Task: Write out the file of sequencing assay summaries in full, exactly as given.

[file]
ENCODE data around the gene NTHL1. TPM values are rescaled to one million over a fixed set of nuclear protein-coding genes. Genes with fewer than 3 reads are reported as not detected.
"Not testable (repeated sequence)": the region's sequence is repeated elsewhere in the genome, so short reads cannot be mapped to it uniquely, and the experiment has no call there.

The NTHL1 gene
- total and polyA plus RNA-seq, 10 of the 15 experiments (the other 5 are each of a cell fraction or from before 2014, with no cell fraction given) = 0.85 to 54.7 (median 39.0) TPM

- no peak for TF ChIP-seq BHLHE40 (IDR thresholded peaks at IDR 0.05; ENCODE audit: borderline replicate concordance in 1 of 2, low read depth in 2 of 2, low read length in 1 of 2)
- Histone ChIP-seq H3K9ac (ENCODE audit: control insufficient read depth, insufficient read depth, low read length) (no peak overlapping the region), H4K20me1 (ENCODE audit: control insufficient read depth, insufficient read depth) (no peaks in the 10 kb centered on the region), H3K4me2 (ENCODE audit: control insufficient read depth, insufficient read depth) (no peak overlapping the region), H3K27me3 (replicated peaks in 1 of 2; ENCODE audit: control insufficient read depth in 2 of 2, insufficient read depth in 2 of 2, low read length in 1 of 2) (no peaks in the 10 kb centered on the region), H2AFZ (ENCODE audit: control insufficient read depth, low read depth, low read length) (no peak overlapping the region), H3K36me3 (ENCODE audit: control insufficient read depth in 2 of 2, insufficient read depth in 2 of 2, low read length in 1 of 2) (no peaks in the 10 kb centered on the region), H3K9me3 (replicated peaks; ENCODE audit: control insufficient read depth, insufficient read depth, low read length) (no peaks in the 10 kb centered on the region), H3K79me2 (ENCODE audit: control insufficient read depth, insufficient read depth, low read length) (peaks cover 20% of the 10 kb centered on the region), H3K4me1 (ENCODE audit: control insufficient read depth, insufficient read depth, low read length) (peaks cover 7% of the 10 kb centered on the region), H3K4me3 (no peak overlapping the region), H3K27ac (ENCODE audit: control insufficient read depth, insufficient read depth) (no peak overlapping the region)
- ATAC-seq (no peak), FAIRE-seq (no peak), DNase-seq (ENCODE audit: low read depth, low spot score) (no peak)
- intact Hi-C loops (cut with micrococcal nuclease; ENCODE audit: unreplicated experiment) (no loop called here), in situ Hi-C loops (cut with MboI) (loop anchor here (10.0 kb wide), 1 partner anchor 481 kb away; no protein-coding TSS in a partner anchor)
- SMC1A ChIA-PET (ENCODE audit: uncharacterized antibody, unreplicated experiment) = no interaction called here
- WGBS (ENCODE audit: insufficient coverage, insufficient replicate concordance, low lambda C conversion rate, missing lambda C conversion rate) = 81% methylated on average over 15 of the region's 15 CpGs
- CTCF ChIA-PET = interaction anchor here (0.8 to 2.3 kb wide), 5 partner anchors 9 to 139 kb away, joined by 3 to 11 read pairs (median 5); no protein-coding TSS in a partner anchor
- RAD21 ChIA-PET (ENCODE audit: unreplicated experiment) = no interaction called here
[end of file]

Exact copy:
ENCODE data around the gene NTHL1. TPM values are rescaled to one million over a fixed set of nuclear protein-coding genes. Genes with fewer than 3 reads are reported as not detected.
"Not testable (repeated sequence)": the region's sequence is repeated elsewhere in the genome, so short reads cannot be mapped to it uniquely, and the experiment has no call there.

The NTHL1 gene
- total and polyA plus RNA-seq, 10 of the 15 experiments (the other 5 are each of a cell fraction or from before 2014, with no cell fraction given) = 0.85 to 54.7 (median 39.0) TPM

- no peak for TF ChIP-seq BHLHE40 (IDR thresholded peaks at IDR 0.05; ENCODE audit: borderline replicate concordance in 1 of 2, low read depth in 2 of 2, low read length in 1 of 2)
- Histone ChIP-seq H3K9ac (ENCODE audit: control insufficient read depth, insufficient read depth, low read length) (no peak overlapping the region), H4K20me1 (ENCODE audit: control insufficient read depth, insufficient read depth) (no peaks in the 10 kb centered on the region), H3K4me2 (ENCODE audit: control insufficient read depth, insufficient read depth) (no peak overlapping the region), H3K27me3 (replicated peaks in 1 of 2; ENCODE audit: control insufficient read depth in 2 of 2, insufficient read depth in 2 of 2, low read length in 1 of 2) (no peaks in the 10 kb centered on the region), H2AFZ (ENCODE audit: control insufficient read depth, low read depth, low read length) (no peak overlapping the region), H3K36me3 (ENCODE audit: control insufficient read depth in 2 of 2, insufficient read depth in 2 of 2, low read length in 1 of 2) (no peaks in the 10 kb centered on the region), H3K9me3 (replicated peaks; ENCODE audit: control insufficient read depth, insufficient read depth, low read length) (no peaks in the 10 kb centered on the region), H3K79me2 (ENCODE audit: control insufficient read depth, insufficient read depth, low read length) (peaks cover 20% of the 10 kb centered on the region), H3K4me1 (ENCODE audit: control insufficient read depth, insufficient read depth, low read length) (peaks cover 7% of the 10 kb centered on the region), H3K4me3 (no peak overlapping the region), H3K27ac (ENCODE audit: control insufficient read depth, insufficient read depth) (no peak overlapping the region)
- ATAC-seq (no peak), FAIRE-seq (no peak), DNase-seq (ENCODE audit: low read depth, low spot score) (no peak)
- intact Hi-C loops (cut with micrococcal nuclease; ENCODE audit: unreplicated experiment) (no loop called here), in situ Hi-C loops (cut with MboI) (loop anchor here (10.0 kb wide), 1 partner anchor 481 kb away; no protein-coding TSS in a partner anchor)
- SMC1A ChIA-PET (ENCODE audit: uncharacterized antibody, unreplicated experiment) = no interaction called here
- WGBS (ENCODE audit: insufficient coverage, insufficient replicate concordance, low lambda C conversion rate, missing lambda C conversion rate) = 81% methylated on average over 15 of the region's 15 CpGs
- CTCF ChIA-PET = interaction anchor here (0.8 to 2.3 kb wide), 5 partner anchors 9 to 139 kb away, joined by 3 to 11 read pairs (median 5); no protein-coding TSS in a partner anchor
- RAD21 ChIA-PET (ENCODE audit: unreplicated experiment) = no interaction called here